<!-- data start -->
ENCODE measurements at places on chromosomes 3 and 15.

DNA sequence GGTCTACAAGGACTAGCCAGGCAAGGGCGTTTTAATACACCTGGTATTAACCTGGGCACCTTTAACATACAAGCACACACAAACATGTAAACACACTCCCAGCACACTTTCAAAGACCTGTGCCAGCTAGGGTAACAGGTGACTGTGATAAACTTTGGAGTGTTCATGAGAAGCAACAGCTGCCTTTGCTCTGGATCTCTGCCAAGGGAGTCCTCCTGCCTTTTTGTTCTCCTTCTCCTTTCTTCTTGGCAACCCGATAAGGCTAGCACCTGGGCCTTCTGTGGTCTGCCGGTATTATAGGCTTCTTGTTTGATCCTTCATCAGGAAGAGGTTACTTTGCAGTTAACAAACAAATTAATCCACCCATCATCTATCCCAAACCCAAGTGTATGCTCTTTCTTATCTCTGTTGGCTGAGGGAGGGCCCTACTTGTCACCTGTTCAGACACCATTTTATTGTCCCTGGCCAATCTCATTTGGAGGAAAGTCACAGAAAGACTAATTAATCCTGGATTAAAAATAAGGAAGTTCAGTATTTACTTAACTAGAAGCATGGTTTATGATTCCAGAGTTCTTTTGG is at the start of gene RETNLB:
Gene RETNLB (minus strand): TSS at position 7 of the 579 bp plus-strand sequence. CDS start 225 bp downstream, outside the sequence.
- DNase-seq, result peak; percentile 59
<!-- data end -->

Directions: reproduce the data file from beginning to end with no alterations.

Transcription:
ENCODE measurements at places on chromosomes 3 and 15.

DNA sequence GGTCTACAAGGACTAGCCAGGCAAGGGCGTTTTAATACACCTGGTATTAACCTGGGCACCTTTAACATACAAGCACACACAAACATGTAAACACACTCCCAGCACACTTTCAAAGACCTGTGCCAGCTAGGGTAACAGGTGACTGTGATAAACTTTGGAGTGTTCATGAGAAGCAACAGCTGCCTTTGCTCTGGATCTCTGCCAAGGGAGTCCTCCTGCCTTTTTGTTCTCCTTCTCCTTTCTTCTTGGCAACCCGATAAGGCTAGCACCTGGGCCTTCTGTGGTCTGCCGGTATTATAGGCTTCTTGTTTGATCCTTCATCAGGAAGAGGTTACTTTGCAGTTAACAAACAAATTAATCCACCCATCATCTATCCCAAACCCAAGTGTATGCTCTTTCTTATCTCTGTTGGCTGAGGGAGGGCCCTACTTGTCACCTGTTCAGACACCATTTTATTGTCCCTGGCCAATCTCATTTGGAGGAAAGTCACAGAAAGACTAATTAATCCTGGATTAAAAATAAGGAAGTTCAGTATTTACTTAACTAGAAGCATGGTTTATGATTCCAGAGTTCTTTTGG is at the start of gene RETNLB:
Gene RETNLB (minus strand): TSS at position 7 of the 579 bp plus-strand sequence. CDS start 225 bp downstream, outside the sequence.
- DNase-seq, result peak; percentile 59